Claire enjoys a lot her best friend and classmate Anna. Sometimes, she remains all day grumpy after a disagreement or a quarrel. Since good friends can go though little accident and learn from how to deal it by themselves, I never took seriously her complains and kept myself from being the referee.

One day, she was unusually mad and asked me seriously to stay at school next morning.

“For what?” I tried to figure it out.

“You will tell Anna that this is a U not a V!” she pointed at the word “Hug” printed on her cap.

“This is a U!” I confirmed, “she was just kidding!”

“No, she repeated this was a V. I told her but she thought she didn’t listen.” Claire was about to burst into tears.

“OK. Next time when I see her, I will tell her.”In fact, I just wanted to end this topic, which seemed insignificant.

“Will you tell her tomorrow?” she stared at me.

“OK! OK!” I was making short shrift.

“And don’t forget to tell her that it’s not good to wast hand soap. She always uses too much.” cheered Claire.

I didn’t tell Anna to recognize the right letter the next day. Claire kept reminding me my duty, even on the road to Anna’s house for a play date. I still did nothing, but hoped that Claire would forget it soon. For another reason, I still thought it wasn’t convenient to intervene children’s business.

Claire was disappointed. I could see. I told myself that thy were still best friends, even with this permanent small disagreement. They hugged tightly when Claire left school in the afternoon. The only thing was that Claire began to hate wearing her cap, which had been her favorite item for long time.

Weeks later, when I sent her in, she suddenly appeared frustrated. An idea stroked me and I stooped down to tell her, “I won’t forget to talk to Anna!”

I found her best friend at the play ground. Teachers were surprised to see me there, because usually I dropped my daughter in the classroom and she would go outside by herself to join the others. Anna was embarrassed to see me, for Claire was hiding behind me.

“Hi, Anna, shall we do a game? Guess what is this letter?” I pointed at the word “Hug” and tried to be as gentle as possible.

“U!” she answered in a tiny voice.

“Good job! Now you can hug!” I put Claire’s hand into Anna’s and pushed them together.

Why did I this? Did I intervene too much? At the parking, I had suddenly realized that recognizing the letter U or V was much more important to Claire than anything else. The two are all at the stage to learn alphabet. For Claire, confirming her capacity to learn well this foreign language is essential. She knew well that English is Anna’s native language and she admired native speakers. She could give in if someone pointed out her mistake in naming things or in her pronunciation.

I did that only to make my daughter believe in herself,  make her confident and comfortable with the new language. If she has the right answer but is doubted by others, she might have a inner battle. I must help her to win this battle, because it could be a milestone. She will encounter more language problems, but I wish that she would still have the courage to tell whoever that she is right, if it is.

Keep busy in summer

It was the first time that Claire refused to go to school. She got up  with a stuffy nose and complained about her tummy ache. “O.K.,” we said. She stayed home and enjoyed playing with me. We tried all games that I could imagine : puppet show, painting, writing, Lego, pretending, Playdough… I was exhausted.

The next day, she turned out better but remained reluctant to attend school. Her dad sent me a message: “You daughter refused to get off the car in the parking, so I took her to my office.” It was a wonderful day for Claire but a terrible one for her daddy. “I had no time to work!” sighed he.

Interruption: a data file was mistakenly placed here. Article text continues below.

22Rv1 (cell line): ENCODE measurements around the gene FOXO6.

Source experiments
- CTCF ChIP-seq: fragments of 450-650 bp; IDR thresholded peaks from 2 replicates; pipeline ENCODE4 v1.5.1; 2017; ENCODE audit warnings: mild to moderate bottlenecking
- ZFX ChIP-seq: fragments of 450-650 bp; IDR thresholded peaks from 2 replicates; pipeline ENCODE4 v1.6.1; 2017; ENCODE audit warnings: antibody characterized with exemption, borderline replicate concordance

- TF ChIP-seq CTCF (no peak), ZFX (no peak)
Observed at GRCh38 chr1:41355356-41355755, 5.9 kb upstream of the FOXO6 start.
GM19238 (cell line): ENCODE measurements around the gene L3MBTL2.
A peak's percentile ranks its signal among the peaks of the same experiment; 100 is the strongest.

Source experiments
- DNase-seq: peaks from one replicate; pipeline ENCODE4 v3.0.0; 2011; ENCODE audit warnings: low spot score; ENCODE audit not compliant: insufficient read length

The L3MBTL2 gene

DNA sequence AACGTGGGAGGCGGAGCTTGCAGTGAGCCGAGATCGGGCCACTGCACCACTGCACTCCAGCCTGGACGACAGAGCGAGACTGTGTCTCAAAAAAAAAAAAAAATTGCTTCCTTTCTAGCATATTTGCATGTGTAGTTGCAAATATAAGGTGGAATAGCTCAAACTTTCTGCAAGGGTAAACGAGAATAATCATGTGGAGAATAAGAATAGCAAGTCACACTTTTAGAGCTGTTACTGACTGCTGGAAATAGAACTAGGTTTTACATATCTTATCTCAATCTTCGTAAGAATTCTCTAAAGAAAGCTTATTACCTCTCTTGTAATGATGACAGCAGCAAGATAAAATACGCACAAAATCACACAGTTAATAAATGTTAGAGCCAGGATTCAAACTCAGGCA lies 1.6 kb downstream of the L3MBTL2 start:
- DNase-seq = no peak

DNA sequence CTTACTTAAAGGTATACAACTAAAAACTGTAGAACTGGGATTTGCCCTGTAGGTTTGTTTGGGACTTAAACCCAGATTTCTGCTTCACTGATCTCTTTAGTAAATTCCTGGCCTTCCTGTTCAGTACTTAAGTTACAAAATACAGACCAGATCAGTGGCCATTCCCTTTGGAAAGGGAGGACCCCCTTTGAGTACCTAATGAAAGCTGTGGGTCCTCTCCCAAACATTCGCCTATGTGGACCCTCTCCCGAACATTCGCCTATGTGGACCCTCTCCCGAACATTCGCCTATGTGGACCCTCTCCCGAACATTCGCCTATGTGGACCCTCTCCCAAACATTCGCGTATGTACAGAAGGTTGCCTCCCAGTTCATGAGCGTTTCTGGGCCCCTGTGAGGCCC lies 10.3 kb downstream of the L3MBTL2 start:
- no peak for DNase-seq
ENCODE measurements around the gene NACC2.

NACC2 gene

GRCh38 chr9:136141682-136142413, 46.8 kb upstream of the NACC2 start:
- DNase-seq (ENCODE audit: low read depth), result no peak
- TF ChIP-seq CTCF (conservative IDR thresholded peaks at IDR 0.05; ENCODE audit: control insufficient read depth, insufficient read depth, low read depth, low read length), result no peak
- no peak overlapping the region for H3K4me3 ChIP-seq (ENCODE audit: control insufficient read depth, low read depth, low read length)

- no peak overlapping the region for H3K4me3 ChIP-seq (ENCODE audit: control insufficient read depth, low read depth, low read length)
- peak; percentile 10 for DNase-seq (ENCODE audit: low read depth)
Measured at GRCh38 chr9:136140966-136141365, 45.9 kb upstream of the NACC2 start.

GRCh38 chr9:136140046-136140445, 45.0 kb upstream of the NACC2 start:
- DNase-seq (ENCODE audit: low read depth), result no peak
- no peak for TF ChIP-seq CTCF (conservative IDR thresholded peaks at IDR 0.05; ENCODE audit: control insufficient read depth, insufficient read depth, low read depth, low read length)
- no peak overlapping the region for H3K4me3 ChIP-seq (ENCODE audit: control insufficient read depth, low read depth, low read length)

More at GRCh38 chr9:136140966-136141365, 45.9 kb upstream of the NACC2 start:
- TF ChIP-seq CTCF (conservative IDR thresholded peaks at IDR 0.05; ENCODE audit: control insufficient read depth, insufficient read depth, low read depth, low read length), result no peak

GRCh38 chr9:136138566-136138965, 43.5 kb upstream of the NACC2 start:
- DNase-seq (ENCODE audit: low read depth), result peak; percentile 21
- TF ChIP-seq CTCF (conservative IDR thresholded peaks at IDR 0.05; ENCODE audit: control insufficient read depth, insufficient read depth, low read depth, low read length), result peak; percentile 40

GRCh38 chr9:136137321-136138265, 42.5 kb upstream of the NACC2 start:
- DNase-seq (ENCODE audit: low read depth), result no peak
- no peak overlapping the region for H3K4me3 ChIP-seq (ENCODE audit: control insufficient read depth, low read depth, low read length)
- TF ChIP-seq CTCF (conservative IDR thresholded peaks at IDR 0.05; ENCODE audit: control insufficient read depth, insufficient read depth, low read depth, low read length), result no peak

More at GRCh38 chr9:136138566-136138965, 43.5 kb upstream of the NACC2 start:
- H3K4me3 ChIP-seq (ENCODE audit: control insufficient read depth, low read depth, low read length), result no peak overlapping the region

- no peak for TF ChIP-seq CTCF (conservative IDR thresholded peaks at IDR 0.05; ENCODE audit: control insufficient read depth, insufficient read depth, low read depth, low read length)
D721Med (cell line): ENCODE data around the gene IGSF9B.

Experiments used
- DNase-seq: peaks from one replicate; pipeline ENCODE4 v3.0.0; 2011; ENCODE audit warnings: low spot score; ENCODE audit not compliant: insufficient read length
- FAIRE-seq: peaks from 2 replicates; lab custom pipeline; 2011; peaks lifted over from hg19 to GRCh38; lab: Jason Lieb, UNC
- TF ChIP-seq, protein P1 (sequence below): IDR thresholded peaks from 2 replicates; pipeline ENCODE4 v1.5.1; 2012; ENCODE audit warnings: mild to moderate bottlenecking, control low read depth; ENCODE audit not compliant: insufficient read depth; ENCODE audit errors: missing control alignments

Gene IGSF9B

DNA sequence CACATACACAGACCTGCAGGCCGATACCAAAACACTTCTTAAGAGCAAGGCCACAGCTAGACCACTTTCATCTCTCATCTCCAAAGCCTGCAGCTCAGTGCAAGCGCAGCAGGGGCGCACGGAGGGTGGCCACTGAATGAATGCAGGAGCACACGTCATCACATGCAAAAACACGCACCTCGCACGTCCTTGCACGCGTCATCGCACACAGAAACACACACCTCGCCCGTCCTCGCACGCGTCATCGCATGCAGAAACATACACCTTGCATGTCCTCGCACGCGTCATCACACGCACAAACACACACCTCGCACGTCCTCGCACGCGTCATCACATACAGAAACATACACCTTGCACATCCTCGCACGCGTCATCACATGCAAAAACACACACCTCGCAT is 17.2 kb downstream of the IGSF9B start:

The third day, she cried when we pushed her into the car. “No school, no school!” shouted she, as if we were so mean to her.

Almost everyone loves summer, which should be a playful and relaxing period. But I recently realized that kids would not agree with it. They may become very excited to go to the beach, even dream the Disneyland. But most of  the time, they think it’s boring. “it’s boring!” Claire commented on her school day, which surprised me.

Compared with various activities they took in the school year, summer is indeed boring. Her preschool is open to children whose parents need to work.However, most of their teachers take vacations and rotate for the day care. There are several activities, e.g. water play and crafts, but kids spend more time by themselves. At the preschool age, they are easy to be bored without being organized.

“But we paid a lot money for school,” Claire’s dad wanted to be serious, “School is fun and you should keep learning.” To a 4 year-old, reasoning is useless. All she thinks is playing joyfully. All she needs is not time to wonder, nor to stay with her swing, but time to discover new things.

At home, she asked me to be her teacher, who is on vacation now. We repeated the routine school day she had before summer camp : sing a morning song, story time, playing outside, snack time, gym time, art time, games, lunch, dance, writing, counting, etc. “Can we have a valentine’s day in this week? ” me asked she.

“Summer Camp is boring,” asserted she,”it’s silly.” We are disappointed with this situation, wondering if other camps would be a more interesting adventure. I searched information but most of thematic camps are offered to older children and last only for two weeks. We are already lucky to have a preschool which offers flexible hours.

As grownups, we allow ourselves to be lazy and slow in summer. Being busy is so tiring all the year around. We deserve a period with empty head. But kids works another way. They enjoy being busy all the time.

“You should go to school, be good, and then we can go Disneyland.” Sadly, we began to use the last strategy to cheer her up in the morning. Maybe it’s time to have vacation, to change, to satisfy her curiosity.

I heard a lot about “summer slide” for children. In China, summer is a very busy period for kids, especially in big cities. They need to attend different summer schools for maths, English and all kinds of art skill. If they stay at home with TV, they lose not only knowledge but also the studying habit and their curiosity  of learning. School can hopefully keep them busy, while the busy TV at home can only make them inactive.